• INT SMARTS_18_FA 11/18/08 1:30 PM Page 7 Composite C M Y CM MY CY CMY K >> U S E R E X P E R I E N C E D E S I G N >>7< SMART S - TH E IN TELLIGEN T B U SIN ESS MAG AZIN E . ISSU E EIG HTTEE N > >> CREATIVES & CODERS IN HARMONY Although a relatively new set of Microsoft tools, the Expression Studio suite has already become an impressive addition to our Intergen arsenal. Picking on one product in particular (close to this author’s heart), Microsoft Expression Blend focuses on Windows Presentation Foundation desktop applications and Silverlight web applications, and tackles collaboration between creative designers and our code-based developers. Forever a hot issue for project managers across the globe... this product/tool looks to manage it very impressively. In brief technical terms, all the visual elements created using Expression Blend are fully accessible as ‘XAML’ code and so can be easily integrated with the developer’s workflow (even directly with Visual Studio). In brief practical terms, this allows designers significant and even direct control over the visual and interactive experience throughout a project, without imposing on developer’s technical and database requirements. In terms of designers and developers working in harmony, this is by far the best solution we (as designers and developers) have seen to date, as it cleanly allows both facets of design and production to focus on what they know, smoothly integrating to provide a higher quality solution and user experience. in the Web Futures panel and Usability talks as a shining example of getting user experience right. In fact, there was an unusual amount of acceptance of Apple products, with the pointed use of a MacBook Pro laptop in the big screen Live Mesh video which set the stage for the keynote speech to start with. Plus Microsoft’s General Manager, along with a notable number of senior Microsoft staff, commenting candidly on stage about how they owned and used various Apple products, as well as their prized PC goods. There were a few gasps from the lingering die- hards in the audience, but being a jolly user of both PCs and Macs, I just felt a warm glow. So, having expected a stonewall response to ‘competitors’ and certainly not expecting a decent UX push, this conference opened my eyes to a Microsoft which openly professes an understanding that our web future needs a broad outlook to match user expectation. The modern Software + Services focus is moving well beyond the mentality of closed fence environments to secure customers, with interconnectivity, interoperability, openness, standards and partner community all being specifically labelled as key to the Microsoft ecosystem. All very, very good to hear, and, as ever, Intergen likes to get stuck right in to making it all happen now. So we sent a spy to Tech.Ed It’s likely that by now you will have heard a fair amount about Microsoft’s impressive Tech.Ed 2008 conference in Auckland. The largest conference in NZ, apparently! If not, we recommend you take a look through our blog to see how successful Intergen has been in providing numerous key speakers as well as hosting all of the official ‘Hands on Labs’ (Microsoft’s mini training sessions). While typically a priority platform for our technologists and developers, Intergen’s investment in Tech.Ed was such that it allowed for a ‘creative’ such as me to join the attendant Yellow Horde! Go me! I went specifically to see whether the Microsoft SharePoint and Microsoft Expression Suite sessions there would be beneficial for a creative/usability chap such as me, or whether they would be mostly code-focused. That a Tech.Ed ticket also meant a free ticket to see Op Shop play at the closing party had nothing to do with it (cough). Something I happily noted right off the bat was a concerted push by Microsoft to highlight the value of user experience (UX) in the whole Software + Service approach. This was particularly impressive, I thought, given the focused developer-filled audience, typically a very UX-sceptical crowd. However, Microsoft minced no words in trying to underline the ‘Power of Choice’ for the user and the need to make that choice as easy and intuitive as possible. The Microsoft folks showed a frank, healthy interest in existing market successes and the iPhone was highlighted DAVE KEYES - Interactive Designer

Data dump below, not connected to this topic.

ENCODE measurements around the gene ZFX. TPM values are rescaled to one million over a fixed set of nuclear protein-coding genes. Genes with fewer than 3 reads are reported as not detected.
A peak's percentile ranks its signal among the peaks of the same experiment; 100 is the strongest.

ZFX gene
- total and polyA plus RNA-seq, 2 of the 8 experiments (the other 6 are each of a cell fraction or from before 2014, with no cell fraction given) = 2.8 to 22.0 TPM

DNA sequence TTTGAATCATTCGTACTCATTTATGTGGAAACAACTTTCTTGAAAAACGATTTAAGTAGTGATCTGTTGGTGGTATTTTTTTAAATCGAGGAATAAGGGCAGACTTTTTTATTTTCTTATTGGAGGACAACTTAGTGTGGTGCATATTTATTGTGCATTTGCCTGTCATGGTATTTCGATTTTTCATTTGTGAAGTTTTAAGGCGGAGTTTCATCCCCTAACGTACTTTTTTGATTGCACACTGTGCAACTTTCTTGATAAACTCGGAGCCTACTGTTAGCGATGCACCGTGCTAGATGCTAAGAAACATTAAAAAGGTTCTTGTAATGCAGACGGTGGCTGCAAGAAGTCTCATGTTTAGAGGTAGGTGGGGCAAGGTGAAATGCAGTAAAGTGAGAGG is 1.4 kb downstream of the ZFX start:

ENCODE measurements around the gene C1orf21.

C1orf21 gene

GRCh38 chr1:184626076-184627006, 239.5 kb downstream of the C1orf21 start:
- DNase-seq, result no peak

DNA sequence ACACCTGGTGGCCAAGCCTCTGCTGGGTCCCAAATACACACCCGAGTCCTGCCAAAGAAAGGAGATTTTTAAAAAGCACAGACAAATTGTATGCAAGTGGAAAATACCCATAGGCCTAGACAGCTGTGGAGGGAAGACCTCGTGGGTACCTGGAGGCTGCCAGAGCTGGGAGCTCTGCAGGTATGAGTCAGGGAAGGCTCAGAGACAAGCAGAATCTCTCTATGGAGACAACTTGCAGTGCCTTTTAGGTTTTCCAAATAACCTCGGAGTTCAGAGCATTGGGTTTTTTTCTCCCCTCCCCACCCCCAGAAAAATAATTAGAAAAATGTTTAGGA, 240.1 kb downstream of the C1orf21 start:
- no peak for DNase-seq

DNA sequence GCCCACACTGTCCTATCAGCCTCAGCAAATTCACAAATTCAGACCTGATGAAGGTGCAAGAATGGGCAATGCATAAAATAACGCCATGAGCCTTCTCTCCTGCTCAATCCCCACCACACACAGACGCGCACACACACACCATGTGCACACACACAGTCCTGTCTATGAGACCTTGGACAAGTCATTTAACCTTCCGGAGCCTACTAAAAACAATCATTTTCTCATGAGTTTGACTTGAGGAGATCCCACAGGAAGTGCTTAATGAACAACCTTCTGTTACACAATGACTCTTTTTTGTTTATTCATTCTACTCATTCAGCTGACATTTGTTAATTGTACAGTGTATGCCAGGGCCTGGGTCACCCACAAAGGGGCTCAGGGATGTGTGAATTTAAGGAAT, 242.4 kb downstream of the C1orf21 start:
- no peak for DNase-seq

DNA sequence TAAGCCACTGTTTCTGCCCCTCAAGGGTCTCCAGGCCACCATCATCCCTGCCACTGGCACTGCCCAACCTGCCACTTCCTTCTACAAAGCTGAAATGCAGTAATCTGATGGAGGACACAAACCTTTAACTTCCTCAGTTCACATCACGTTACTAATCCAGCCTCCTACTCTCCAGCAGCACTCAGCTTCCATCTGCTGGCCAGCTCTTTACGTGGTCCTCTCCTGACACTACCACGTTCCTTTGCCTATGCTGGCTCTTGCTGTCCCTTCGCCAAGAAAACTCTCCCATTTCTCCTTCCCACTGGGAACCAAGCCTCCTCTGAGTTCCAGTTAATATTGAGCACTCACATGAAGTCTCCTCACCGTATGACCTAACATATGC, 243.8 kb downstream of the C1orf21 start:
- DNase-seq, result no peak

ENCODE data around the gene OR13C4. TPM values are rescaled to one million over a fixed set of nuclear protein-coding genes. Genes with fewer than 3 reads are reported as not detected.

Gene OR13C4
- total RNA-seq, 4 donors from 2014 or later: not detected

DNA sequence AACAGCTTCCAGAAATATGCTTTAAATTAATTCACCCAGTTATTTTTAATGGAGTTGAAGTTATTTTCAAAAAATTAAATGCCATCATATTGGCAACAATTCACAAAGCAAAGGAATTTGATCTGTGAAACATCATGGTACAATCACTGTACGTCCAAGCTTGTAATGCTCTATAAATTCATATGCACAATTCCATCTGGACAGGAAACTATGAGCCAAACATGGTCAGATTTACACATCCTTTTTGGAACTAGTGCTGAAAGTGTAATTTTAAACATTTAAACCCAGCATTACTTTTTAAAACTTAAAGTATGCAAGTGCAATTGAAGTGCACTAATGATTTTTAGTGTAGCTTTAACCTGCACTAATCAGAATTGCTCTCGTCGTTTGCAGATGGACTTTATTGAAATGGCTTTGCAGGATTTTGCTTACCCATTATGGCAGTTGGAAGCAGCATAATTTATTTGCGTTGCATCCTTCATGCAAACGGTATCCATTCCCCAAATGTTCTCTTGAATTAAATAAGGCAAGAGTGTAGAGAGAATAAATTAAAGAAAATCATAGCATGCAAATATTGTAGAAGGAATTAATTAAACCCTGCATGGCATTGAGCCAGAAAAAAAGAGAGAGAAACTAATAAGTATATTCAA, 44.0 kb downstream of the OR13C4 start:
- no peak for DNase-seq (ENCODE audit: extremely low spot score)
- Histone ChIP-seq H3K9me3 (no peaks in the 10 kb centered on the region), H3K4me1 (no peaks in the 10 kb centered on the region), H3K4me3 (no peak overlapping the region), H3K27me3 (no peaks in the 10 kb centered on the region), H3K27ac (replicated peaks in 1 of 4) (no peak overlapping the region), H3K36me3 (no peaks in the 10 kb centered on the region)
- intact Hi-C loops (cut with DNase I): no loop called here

• INT SMARTS_18_FA 11/18/08 1:30 PM Page 8 Composite C M Y CM MY CY CMY K +64 9 966 3070 +64 4 472 2021 +64 3 964 0017 +64 3 477 5648 +61 2 9969 0088 +61 434 122 880 Intergen has recently launched a series of new offerings designed to help organisations implement key CRM and SharePoint solutions quickly and inexpensively. Called Rapid Results, we are launching these for two key strategic solutions: Microsoft Dynamics CRM and Microsoft Office SharePoint Server (MOSS), with other solutions planned for 2009. While the specifics of these offerings are different, the goals are the same: to provide a repeatable solution that can be implemented quickly, delivering a core set of functionality, within a fixed timeframe and at a fixed price. So, what’s the problem we’re solving? Many organisations – large and small – want to take advantage of the capabilities of leading solutionssuchasDynamicsCRMandSharePoint, butdon’tnecessarilywanttoinvestinsignificant projects – at least not immediately. Similarly, they may not know exactly what they want, or they want to dip a toe in the water to gauge how they could use those solutions – either within a department or even across the whole organisation – and understand more about how they can be used and what benefits can be delivered. The Rapid Results offerings are designed for these situations: we provide a core set of functionality, implemented in a fixed timeframe for a fixed fee. This is ideal for smaller organisations who want to take advantage of industry-leading products; and for teams or departments within larger organisations who want to get started with CRM or MOSS without going through a lengthy requirements and selection process. And for those organisations that have unique requirements – and most of us do – then these offerings provide you with a solid platform upon which you can add your own capabilities. Intergen can implement the core offering that comes as part of the Rapid Results solution, and work with you to evolve these features to meet your more specific requirements. In other words, think of these solutions as the foundation, and then – as time, budget, or requirements permit – add more capability – just like building a house. Fast, easy and cost effective – what more could you want? To find out more, contact rapidresults@intergen.co.nz or talk to your Intergen Business Development Manager. >> INTERGENITE: Diana Hennessy What do you do? I am the Solution Manager with Intergen Dunedin. My main roles are project management, business analysis and ensuring our clients get great quality solutions and service across the board. How do you make a difference? I think I make the most difference in ‘gaining forward momentum.’ I love to get things moving and growing, and am usually the first to volunteer to try new things. I am really enjoying implementing the new PMO structure within our office, which will increase productivity and make for easier/faster/better delivery of solutions to our clients. What do you love about your job? I really enjoy the variety of roles I play within our team environment – I definitely never get bored! It’s also rewarding to know your opinion is valued at all levels within Intergen, and you are given the opportunity to influence changes within the company as a whole. I also enjoy playing with cool new software as it becomes available – I am a closet techie! FIND OUT MORE ABOUT INTERGEN: Auckland: Wellington: Christchurch: Dunedin Sydney: Perth: info@intergen.co.nz www.intergen.co.nz www.intergen.com.au A bit about yourself… I have a varied professional background, mainly in Marketing and Business Management roles. I owned my own business for several years, and I am also a qualified freelance makeup artist. I enjoy spending time at our crib (bach for anyone who isn’t from the south) in Warrington, 20 minutes out of Dunedin, where you will find me most weekends with my partner and 15 year-old daughter. I was born in South Otago and have always considered Dunedin my home city – as the advert says: ‘It’s all right here’ (but with a lot less traffic!). New out of the box offerings deliver >> C R M A N D S H A R E P O I N T < S M A R T S - T H E I N T E L L I G E N T B U S I N E S S M A G A Z I N E . I S S U E E I G H T E E N >